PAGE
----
Beating the Heat in IT

IT managers discuss the pros and cons of cooling technologies

June 30, 2007

4 Min Read
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For many people, summer is a time to spend outdoors and enjoying the weather, but for IT managers, soaring temperatures underline the need for efficient cooling.

More vendors are jumping on the power and cooling bandwagon, including American Power Conversion, CA, Egenera, HP, IBM, Knurr, and Liebert (which is part of Emerson Network Power). Users face a bewildering array of technologies for keeping the heat down in their data centers, from water-based technologies to purpose-built racks for controlling airflow. (See The Green Monster, The Big Chill, IBM Chills Out, APC Helps Sisters of Mercy, HP Boasts Cooler BladeCenter, and HP Cuts Power & Cooling.)

As the thermometer pushes toward 100 degrees Fahrenheit, the effect on server and storage devices can be significant, according to Jon Drake, director of technologies at the Legacy Bank of Texas. "For every 18 degrees over 70, you increase your failure rate by 25 percent," he says, explaining that equipment processors are typically 10 to 15 degrees hotter than the outside air temperature.

The Plano, Texas-based bank uses a specialized air-conditioning device from American Power Conversion within its data center to put a lid on its heat production. Sitting within a row of racks, NetworkAIR uses a cooling technique called "hot aisle/cold aisle" that draws warm air from the space between two rows of servers, cools it, and then pumps it into the designated cold aisle. "Once you reach a certain size, I believe that you have to [have a specialized cooling] system," says Drake, who has about 60 servers in his data center.

A recent report from the U.K.'s National Computing Center revealed that 86 percent of users cite cooling as a major storage concern, but warned that space is also fast becoming a major challenge for many firms. (See Users Voice Cooling Concerns.)The resulting challenge affects lots of organizations, such as the Southern Ohio Medical Center (SOMC) in Portsmouth, Ohio. "We had to shoe-horn a data center into a small space, so the volume of air is small," explains Howard Stuart, the Center's radiology information systems manager, adding that his data center is only 30 square feet.

The exec told Byte and Switch that he opted for American Power Conversion's InfraStruXure system, which encloses data center racks to more effectively separate hot and cold air. (See Medical Center Deploys APC.) "For us, it was cheaper than building another data center."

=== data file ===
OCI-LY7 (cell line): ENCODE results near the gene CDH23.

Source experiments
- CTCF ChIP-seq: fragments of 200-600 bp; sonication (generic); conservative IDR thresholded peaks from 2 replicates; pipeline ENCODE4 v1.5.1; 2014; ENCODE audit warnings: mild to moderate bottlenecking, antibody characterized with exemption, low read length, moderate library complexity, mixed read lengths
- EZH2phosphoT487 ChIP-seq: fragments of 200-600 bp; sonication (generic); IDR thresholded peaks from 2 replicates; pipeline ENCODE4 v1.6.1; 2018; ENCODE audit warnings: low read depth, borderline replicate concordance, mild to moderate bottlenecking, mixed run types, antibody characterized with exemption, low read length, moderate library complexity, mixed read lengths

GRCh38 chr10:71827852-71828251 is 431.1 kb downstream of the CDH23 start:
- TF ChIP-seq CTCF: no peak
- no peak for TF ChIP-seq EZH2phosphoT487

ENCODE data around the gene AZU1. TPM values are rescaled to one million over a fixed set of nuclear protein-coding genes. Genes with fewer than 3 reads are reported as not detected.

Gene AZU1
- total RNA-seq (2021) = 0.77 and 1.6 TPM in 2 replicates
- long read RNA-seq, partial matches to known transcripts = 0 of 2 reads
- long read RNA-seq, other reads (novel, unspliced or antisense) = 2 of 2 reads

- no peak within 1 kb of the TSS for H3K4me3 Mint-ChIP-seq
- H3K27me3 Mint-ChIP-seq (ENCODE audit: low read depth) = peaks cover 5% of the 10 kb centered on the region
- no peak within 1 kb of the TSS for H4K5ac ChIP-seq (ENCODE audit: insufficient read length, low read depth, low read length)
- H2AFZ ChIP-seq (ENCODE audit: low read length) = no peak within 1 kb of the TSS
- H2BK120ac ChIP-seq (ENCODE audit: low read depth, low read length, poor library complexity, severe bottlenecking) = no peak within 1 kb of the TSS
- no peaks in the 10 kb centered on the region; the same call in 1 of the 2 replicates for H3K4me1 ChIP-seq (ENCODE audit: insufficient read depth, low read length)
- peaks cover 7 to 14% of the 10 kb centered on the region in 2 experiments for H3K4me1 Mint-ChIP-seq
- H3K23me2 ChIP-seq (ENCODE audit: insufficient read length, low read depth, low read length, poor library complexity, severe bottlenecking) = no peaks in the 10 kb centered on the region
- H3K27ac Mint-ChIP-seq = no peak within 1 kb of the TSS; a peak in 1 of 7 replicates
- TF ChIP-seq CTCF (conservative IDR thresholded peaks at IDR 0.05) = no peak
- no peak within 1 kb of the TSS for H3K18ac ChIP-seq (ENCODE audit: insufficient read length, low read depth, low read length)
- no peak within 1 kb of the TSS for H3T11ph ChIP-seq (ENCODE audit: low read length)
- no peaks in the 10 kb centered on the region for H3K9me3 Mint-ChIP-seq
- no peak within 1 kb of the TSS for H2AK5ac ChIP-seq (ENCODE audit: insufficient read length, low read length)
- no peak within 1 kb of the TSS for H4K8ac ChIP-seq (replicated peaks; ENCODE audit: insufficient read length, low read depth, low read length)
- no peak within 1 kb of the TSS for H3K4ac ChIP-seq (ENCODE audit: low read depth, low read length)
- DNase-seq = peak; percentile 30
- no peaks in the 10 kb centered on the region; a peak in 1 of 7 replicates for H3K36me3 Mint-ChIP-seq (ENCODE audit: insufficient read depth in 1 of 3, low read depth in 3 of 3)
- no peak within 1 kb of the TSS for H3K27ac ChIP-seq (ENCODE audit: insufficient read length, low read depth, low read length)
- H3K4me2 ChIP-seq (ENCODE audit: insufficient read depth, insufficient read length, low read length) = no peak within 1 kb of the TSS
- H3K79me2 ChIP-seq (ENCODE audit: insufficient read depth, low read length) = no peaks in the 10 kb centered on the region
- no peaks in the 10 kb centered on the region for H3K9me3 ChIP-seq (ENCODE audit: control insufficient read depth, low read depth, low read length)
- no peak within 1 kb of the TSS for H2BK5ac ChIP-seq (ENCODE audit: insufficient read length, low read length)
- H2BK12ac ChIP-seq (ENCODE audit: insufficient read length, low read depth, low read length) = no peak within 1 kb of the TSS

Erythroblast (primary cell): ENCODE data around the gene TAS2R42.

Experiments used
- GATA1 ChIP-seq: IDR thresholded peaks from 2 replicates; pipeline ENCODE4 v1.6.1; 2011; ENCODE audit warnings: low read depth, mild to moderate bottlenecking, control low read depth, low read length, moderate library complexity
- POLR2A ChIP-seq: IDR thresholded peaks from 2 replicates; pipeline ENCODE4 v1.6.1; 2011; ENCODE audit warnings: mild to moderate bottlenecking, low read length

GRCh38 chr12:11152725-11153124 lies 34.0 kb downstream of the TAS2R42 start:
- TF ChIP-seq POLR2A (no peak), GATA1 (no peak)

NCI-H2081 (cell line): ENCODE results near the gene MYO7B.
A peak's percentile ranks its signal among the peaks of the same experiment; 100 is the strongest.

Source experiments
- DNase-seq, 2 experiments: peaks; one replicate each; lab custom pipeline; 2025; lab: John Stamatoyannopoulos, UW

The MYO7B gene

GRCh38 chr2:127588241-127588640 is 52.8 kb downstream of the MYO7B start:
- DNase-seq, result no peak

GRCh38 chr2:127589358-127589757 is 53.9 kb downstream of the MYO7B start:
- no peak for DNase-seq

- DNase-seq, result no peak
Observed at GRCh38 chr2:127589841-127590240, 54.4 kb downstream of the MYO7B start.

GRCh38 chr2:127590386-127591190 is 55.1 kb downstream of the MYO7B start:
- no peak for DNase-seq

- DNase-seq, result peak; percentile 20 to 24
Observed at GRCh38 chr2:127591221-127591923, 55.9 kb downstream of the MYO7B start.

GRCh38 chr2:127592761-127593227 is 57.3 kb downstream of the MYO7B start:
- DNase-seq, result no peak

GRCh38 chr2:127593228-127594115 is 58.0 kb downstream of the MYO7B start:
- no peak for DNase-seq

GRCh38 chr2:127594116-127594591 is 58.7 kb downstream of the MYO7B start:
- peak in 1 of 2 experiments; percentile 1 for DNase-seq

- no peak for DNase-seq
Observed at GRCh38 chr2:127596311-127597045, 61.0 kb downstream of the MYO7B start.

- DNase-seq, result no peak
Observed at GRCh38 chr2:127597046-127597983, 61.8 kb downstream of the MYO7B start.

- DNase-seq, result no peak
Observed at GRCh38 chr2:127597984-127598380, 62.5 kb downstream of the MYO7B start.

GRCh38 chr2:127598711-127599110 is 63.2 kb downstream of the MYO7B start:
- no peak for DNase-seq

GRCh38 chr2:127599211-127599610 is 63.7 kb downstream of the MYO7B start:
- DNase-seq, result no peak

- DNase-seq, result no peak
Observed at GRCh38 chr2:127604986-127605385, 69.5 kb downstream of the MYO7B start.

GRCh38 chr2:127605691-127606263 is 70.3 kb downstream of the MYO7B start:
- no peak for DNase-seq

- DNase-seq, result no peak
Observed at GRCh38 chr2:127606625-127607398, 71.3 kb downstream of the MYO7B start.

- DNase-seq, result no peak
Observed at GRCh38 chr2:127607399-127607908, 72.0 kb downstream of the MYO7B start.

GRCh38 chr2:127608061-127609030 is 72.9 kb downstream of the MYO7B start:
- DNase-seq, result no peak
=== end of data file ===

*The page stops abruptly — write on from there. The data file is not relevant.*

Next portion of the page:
The challenges posed by cooling are the same the world over. Sanzio Bassini, director of the systems and technology department at Italian supercomputing site Cineca, admits that cooling, and the energy needed for it, represent a major challenge. (See Cineca Picks Acronis .) "Our datacenter uses, at this point, something like two and a half megawatts of power," he says.

With 1,300 IBM BladeCenter devices packed into his data center, heat production is certainly on Bassini's radar, even if he is unmoved by some of the recent advances in cooling technology from the likes of IBM, HP, and Egenera. (See Blades Still Too Hot.) "We didn't decide on water cooling systems," he says. "[And] we didnt adopt exotic technology based on closed rooms and closed tunnels to keep hotspots in a certain manner."

Instead, Cineca uses what Bassini describes as "a general cooling system," with air coming up from below a raised floor to cool his servers and storage. "The reason is that it's more flexible," he says, explaining that his high performance computing systems only have a three-and-a-half-year lifespan, something that would make purpose-built water or airflow cooling systems an expensive option. (See IBM Unveils Cool Blue, Go With the Flow, and Data Center Heat Wave.)Another user eschewing specialized cooling products is Karl Lewis, storage administrator for the University of Michigan's engineering department. "We use traditional data center cooling, nothing fancy," he says, explaining that the department uses a similar raised-floor approach to Cineca. "It's just traditional airflow intake from under the floor."

Lewis admits that, with between 70 and 80 servers, a couple of OnStor NAS boxes, and some tape devices, the department's data center is not exactly bursting at the seams. "We don't do any high-density computing," he explains, adding that his server and storage racks are only half-populated in an attempt to reduce heat.

— James Rogers, Senior Editor Byte and Switch

  • American Power Conversion Corp. (APC) (Nasdaq: APCC)

  • CA Inc. (NYSE: CA)

  • Egenera Inc.

  • Hewlett-Packard Co. (NYSE: HPQ)

  • IBM Corp. (NYSE: IBM)

  • Knurr Inc.

  • ONStor Inc.

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